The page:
Lothian (/ˈloʊ.ði.ən/, Scottish Gaelic: Lodainn, archaic Gaelic: Labhdaidh) is a region of the Scottish Lowlands, lying between the southern shore of the Firth of Forth and the Lammermuir Hills. The principal settlement is the Scottish capital, Edinburgh. Other significant towns include Livingston, Bathgate, Linlithgow, South Queensferry, Haddington, Tranent, North Berwick, Musselburgh, Dalkeith, Bonnyrigg and Dunbar.
Historically, the term Lothian is used for a province encompassing the present area plus the Scottish Borders region. The name is related to the legendary British King Loth or Lot. In the 7th century it came under the control of the Anglian Bernicia, the northern part of the later Kingdom of Northumbria, for a time, but the Anglian grip on Lothian was quickly weakened following the Battle of Dun Nechtain in which they were defeated by the Picts. Lothian's distinction from Northumbria is indicated in the survival of its original Brythonic Celtic name, used even by English Chroniclers. In 1018 AD Lothian was annexed by the Kingdom of Scotland.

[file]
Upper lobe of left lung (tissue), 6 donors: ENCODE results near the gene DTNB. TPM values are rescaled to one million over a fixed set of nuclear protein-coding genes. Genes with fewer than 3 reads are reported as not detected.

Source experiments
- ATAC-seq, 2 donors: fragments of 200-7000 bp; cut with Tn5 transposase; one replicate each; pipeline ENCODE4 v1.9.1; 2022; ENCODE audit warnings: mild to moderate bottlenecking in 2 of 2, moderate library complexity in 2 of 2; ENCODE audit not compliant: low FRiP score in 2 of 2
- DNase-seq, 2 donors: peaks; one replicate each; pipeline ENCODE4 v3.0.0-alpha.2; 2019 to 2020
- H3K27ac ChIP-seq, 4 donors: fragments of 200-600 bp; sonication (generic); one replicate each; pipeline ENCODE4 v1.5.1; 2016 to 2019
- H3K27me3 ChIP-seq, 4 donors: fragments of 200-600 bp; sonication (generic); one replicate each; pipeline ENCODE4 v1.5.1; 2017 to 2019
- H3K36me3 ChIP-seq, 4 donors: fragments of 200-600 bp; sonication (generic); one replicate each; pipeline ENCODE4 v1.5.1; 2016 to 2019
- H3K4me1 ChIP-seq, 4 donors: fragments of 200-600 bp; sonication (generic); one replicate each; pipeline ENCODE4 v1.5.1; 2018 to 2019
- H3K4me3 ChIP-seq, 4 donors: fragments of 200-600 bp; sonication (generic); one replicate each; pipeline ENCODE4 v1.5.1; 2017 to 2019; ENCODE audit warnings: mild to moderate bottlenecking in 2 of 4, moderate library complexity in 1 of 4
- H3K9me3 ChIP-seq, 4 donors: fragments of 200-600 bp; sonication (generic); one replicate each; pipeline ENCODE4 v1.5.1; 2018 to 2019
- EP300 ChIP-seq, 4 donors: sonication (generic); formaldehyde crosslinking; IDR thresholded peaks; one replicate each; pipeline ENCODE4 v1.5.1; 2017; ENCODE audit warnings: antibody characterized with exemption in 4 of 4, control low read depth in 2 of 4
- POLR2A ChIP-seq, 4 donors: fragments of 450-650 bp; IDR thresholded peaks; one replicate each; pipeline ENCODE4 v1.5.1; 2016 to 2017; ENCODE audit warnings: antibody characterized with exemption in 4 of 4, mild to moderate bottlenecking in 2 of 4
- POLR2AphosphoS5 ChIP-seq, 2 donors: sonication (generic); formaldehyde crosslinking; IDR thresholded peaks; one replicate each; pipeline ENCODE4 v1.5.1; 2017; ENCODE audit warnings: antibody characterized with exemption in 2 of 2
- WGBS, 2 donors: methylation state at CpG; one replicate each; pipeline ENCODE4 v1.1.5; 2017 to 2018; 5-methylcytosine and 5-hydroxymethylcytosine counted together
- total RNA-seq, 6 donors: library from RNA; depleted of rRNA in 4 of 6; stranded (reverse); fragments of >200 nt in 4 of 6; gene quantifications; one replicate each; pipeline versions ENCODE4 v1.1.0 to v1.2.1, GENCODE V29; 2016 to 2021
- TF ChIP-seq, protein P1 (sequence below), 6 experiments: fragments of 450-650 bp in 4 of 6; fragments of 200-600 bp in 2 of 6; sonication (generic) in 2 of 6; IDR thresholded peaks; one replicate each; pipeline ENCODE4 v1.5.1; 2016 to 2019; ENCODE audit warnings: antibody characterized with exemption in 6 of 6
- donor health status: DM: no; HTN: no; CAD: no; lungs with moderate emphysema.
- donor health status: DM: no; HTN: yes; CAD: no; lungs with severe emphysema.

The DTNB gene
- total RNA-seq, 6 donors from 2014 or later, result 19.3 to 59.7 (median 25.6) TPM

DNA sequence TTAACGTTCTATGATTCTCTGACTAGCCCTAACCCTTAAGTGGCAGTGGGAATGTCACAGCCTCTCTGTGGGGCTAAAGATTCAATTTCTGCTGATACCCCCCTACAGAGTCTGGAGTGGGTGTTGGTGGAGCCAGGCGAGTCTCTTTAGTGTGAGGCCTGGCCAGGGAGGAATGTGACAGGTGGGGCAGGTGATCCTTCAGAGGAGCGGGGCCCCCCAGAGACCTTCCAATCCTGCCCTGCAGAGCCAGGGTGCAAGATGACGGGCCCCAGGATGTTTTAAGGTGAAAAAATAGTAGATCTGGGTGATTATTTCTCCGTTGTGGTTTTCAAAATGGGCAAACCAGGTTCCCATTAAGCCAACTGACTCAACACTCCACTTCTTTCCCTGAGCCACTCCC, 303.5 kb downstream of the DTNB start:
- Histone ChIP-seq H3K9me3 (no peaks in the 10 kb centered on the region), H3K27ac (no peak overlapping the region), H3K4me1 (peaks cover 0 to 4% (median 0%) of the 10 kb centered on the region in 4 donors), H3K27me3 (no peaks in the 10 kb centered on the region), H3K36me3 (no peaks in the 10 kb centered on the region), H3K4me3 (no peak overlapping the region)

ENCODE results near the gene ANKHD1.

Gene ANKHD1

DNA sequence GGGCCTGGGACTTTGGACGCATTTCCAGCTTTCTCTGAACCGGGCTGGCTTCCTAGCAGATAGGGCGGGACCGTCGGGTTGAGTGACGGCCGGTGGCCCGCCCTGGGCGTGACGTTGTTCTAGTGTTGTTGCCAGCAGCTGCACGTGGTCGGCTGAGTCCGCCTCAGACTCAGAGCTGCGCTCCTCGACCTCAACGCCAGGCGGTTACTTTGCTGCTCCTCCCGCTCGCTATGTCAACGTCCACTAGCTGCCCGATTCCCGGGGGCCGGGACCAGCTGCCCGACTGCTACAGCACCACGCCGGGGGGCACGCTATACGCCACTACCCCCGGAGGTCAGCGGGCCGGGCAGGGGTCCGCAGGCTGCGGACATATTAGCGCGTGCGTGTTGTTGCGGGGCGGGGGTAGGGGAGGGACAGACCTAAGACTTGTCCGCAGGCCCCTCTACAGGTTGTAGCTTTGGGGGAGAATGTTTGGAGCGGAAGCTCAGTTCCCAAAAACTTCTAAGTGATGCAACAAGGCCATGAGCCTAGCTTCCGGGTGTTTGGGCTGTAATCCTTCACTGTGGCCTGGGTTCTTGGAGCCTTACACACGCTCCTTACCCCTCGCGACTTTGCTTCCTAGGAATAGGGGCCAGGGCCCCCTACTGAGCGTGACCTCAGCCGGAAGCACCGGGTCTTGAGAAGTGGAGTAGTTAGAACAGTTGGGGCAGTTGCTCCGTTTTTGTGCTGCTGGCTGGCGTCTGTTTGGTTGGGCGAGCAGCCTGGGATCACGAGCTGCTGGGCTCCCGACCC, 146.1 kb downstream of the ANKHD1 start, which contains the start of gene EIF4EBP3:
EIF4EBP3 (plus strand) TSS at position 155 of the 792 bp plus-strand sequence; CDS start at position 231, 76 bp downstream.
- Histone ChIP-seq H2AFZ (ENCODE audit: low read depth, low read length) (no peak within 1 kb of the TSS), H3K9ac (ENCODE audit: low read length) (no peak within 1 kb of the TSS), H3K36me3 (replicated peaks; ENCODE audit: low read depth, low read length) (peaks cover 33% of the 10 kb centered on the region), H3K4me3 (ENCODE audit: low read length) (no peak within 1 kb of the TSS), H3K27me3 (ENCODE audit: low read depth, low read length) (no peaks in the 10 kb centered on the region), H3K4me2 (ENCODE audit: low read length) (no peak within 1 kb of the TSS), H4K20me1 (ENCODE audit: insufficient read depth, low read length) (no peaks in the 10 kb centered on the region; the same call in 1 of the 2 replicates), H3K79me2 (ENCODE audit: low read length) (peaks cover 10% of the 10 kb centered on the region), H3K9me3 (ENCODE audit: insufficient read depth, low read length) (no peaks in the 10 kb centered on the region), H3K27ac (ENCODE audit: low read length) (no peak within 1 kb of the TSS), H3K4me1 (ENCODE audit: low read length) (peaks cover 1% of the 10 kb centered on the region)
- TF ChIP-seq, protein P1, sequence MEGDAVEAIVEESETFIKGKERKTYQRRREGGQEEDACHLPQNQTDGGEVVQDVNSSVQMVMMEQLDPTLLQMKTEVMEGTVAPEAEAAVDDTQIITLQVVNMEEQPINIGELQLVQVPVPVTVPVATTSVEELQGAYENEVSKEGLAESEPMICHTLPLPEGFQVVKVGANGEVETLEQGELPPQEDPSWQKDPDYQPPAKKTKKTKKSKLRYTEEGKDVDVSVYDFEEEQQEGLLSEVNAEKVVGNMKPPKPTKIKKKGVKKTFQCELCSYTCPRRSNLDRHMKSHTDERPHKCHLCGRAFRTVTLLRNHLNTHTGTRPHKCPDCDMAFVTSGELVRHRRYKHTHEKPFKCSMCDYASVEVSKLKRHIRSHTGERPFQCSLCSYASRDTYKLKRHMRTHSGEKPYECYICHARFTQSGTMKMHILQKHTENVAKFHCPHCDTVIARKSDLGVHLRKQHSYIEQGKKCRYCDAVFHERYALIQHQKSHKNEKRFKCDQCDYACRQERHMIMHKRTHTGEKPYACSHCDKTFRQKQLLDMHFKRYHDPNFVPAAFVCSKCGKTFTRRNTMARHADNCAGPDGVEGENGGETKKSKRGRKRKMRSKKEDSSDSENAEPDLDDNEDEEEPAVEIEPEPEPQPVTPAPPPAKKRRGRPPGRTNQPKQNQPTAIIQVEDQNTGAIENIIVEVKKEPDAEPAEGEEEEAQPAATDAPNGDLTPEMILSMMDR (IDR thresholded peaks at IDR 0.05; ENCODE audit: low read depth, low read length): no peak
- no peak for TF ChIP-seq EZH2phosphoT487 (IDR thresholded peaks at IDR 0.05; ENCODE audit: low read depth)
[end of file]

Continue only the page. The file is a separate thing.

Subsequent Scottish history saw Lothian subdivided into the counties of East Lothian, Midlothian and West Lothian — leading to the popular term "the Lothians". These were also known by the names of Edinburghshire (Midlothian), Linlithgowshire (West Lothian) and Haddingtonshire (East Lothian).